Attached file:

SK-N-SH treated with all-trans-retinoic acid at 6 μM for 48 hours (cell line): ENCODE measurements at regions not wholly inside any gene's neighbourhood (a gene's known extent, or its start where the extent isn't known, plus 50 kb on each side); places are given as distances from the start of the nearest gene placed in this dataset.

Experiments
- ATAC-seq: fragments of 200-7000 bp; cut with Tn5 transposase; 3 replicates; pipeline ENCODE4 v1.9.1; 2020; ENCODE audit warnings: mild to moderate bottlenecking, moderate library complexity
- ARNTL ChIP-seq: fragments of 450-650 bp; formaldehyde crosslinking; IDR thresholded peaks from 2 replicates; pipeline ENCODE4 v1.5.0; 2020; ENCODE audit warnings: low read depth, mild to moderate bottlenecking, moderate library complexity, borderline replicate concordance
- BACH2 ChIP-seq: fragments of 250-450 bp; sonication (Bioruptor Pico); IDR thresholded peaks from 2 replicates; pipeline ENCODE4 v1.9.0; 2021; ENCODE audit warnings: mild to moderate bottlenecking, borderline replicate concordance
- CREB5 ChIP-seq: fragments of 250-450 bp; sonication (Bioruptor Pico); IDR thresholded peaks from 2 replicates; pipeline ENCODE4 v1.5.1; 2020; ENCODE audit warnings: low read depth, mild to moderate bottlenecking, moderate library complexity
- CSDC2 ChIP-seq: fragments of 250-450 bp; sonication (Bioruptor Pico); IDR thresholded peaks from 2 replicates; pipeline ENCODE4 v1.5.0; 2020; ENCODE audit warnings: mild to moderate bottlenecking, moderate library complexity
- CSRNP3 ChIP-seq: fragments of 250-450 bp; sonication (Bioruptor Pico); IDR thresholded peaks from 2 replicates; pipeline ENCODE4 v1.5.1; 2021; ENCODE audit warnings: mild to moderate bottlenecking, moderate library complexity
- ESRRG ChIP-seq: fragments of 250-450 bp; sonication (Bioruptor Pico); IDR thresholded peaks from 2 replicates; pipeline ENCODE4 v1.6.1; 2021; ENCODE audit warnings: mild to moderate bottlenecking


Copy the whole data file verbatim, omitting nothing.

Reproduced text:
SK-N-SH treated with all-trans-retinoic acid at 6 μM for 48 hours (cell line): ENCODE measurements at regions not wholly inside any gene's neighbourhood (a gene's known extent, or its start where the extent isn't known, plus 50 kb on each side); places are given as distances from the start of the nearest gene placed in this dataset.

Experiments
- ATAC-seq: fragments of 200-7000 bp; cut with Tn5 transposase; 3 replicates; pipeline ENCODE4 v1.9.1; 2020; ENCODE audit warnings: mild to moderate bottlenecking, moderate library complexity
- ARNTL ChIP-seq: fragments of 450-650 bp; formaldehyde crosslinking; IDR thresholded peaks from 2 replicates; pipeline ENCODE4 v1.5.0; 2020; ENCODE audit warnings: low read depth, mild to moderate bottlenecking, moderate library complexity, borderline replicate concordance
- BACH2 ChIP-seq: fragments of 250-450 bp; sonication (Bioruptor Pico); IDR thresholded peaks from 2 replicates; pipeline ENCODE4 v1.9.0; 2021; ENCODE audit warnings: mild to moderate bottlenecking, borderline replicate concordance
- CREB5 ChIP-seq: fragments of 250-450 bp; sonication (Bioruptor Pico); IDR thresholded peaks from 2 replicates; pipeline ENCODE4 v1.5.1; 2020; ENCODE audit warnings: low read depth, mild to moderate bottlenecking, moderate library complexity
- CSDC2 ChIP-seq: fragments of 250-450 bp; sonication (Bioruptor Pico); IDR thresholded peaks from 2 replicates; pipeline ENCODE4 v1.5.0; 2020; ENCODE audit warnings: mild to moderate bottlenecking, moderate library complexity
- CSRNP3 ChIP-seq: fragments of 250-450 bp; sonication (Bioruptor Pico); IDR thresholded peaks from 2 replicates; pipeline ENCODE4 v1.5.1; 2021; ENCODE audit warnings: mild to moderate bottlenecking, moderate library complexity
- ESRRG ChIP-seq: fragments of 250-450 bp; sonication (Bioruptor Pico); IDR thresholded peaks from 2 replicates; pipeline ENCODE4 v1.6.1; 2021; ENCODE audit warnings: mild to moderate bottlenecking